Adium

The Adium blog is not a support forum. Support requests, bug reports, and enhancement requests will always be ignored if left in the comments. Use trac.

13 Responses to “”

  1. Anonymous Says:

    trac et. al. requires too much overhead. You shouldn’t be forced to create yet another login with yet another password just for some feedback.

  2. C. Barajas Says:

    Anon, Trac is organized. Blog comments are not.

    Love your guys work – keep it up!

  3. Lucky Says:

    Feature request (hahah): make it easier for the general user to report a bug. Trac is way to complicated.

  4. Bill Says:

    The problem with letting anonymous bug reports is how do you follow up on the report?

  5. Anonymous Says:

    Projects need to offer a no-pain way to offer feedback, and if your blog is the only way to do that without registration then that’s where you’ll get it.

    It obviously increases the burden of the maintainers/managers, but the alternative is to not get any feedback at all. I’ve not bothered to report bugs because doing so is such a fucking pain (and that includes Adium), and I know I’m not the only one.

  6. Evan Schoenberg Says:

    Trac is not particularly complex; certainly no more so than other popular solutions such as bugzilla or mantis.

    If the way you want to submit a bug report is simply to type it, submit it, and let someone else deal with whether it’s a duplicate, a useful report, a problem with an outdated version, etc., then let me be clear: we don’t want your bug report. This is not an attempt at elitism; it is simply a fact of a wholly volunteer development and support team with limited resources doing the best it can to produce high quality software.

    If I had someone being paid to answer support requests and triage them into bug reports, things would be different, but as it is, we need users to take the first steps in helping to fix bugs: submit good, unique reports; comment on and expand upon existing reports when appropriate; write the code to actually fix bugs; and so on. If a slight barrier to entry decreases many bad or useless reports at the expense of a few good ones, resulting in a significantly better signal to noise ratio, that’s a good thing.

    There exists an email address which is monitored by several developers and lets users ask for help in a more freeform way. ContactUs.

  7. Anonymous Says:

    How many logins that you’ve only ever used once do you have? Do they all have good passwords, and how do store them all? How many throwaway email addresses have you created just for the purpose of registering somewhere?
    Just generate an ID after the report is submitted that can be used to add info to the item if needed and the submitter cares enough.

    By the way, has anyone even noticed that ticket reports 6 and 18 don’t work?

  8. Anonymous Says:

    Here’s an idea for all of you that are just too lazy to create a new account (yet I find it amusing that you still have time to leave a comment to complain about it…) why don’t you just have ONE email address, ONE username, and ONE password that you use for all of your “junk” signups that you don’t care about. WHOA! I know, it sounds crazy… but take it from someone who does JUST THAT… IT WORKS!!! (I know it’s surprising.) and once you take the 20 seconds to set it up you can use the “remember me” feature so you won’t have to login again.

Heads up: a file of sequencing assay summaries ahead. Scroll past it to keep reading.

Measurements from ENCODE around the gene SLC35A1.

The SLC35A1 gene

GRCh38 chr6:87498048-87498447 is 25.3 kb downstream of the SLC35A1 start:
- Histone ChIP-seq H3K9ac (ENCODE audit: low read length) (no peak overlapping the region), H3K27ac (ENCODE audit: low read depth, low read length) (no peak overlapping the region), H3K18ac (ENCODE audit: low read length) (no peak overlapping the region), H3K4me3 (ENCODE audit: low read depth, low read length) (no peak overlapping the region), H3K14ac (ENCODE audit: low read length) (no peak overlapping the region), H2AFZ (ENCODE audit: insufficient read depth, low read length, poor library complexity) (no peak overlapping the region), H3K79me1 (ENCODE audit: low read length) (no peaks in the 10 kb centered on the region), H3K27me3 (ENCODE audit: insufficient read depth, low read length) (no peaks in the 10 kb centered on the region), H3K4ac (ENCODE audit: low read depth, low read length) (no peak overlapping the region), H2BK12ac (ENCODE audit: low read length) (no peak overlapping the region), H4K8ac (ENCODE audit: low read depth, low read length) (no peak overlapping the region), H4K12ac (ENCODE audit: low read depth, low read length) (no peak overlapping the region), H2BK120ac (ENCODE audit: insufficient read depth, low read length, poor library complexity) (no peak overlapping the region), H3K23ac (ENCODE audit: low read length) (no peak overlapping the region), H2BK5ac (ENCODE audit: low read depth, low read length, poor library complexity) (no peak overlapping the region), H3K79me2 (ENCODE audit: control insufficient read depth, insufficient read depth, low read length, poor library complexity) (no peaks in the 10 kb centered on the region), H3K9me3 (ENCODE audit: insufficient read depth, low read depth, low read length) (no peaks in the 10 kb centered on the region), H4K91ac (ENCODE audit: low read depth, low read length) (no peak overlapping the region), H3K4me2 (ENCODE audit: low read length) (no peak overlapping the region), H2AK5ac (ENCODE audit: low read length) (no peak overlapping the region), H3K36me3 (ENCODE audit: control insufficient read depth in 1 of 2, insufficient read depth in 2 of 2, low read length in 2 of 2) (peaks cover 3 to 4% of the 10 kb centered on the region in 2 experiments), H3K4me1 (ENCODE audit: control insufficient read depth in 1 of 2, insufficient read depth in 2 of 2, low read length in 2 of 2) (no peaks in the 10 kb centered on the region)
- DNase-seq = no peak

9. Anonymous Says:

    You still have to sign up, confirm, login. Pointless registrations are a scourge and must be eradicated. If you want help, register, but if you just want to say “hey, this doesn’t work” forced registration is completely unnecessary.

  10. Andreas Monitzer Says:

    The problem is, “hey this doesn’t work” doesn’t help us fixing the problem. We just know there could be one, but there’s no way we can verify or fix it. So why bother telling us in the first place? It just gives us a bad feeling, but we can’t do anything about it.

    Proper bug reports require certain information and certain tests to be performed by the person reporting the bug. Even Apple requires this for real bug reports (see bugreport.apple.com). We can’t expect our users to know about what and how, so we have to ask them about this additional information. When there’s no way to contact them, the bug report is worthless.

  11. Anonymous Says:

    The need for feedback depends entirely on the nature of the issue. Most/many are obvious enough that the only thing that’s needed is for someone point out that the problem exists, eg. the fact that your Trac reports are broken as above. Do you really need more info than that? Also, the fact is that most of the times you’re not going to get any useful info from the reporter anyway. The circumstances have changed so more tests can’t be done or the requests simply go unanswered. Just take a look at say the Fedora Bugzilla and count the number of bugs that have been left hanging or been closed due to inactivity on the reporter’s part.

  12. Chris Forsythe Says:

    We get a lot more feedback due to people actively taking a few steps than we would if we just let anonymous posts come in.

    Also, if we left it open we’d be getting a ton of spam. I’d prefer not allowing that over allowing a few people to write a “me too” post in some tickets.

  13. timdorr Says:

    Look, I paid good money for this Adium! I expect support whereever I ask for it! I fully expect you to be searching Google for questions I’ve asked in the comments of other blogs! What kind of shoddy business is this???

    [/sarcasm]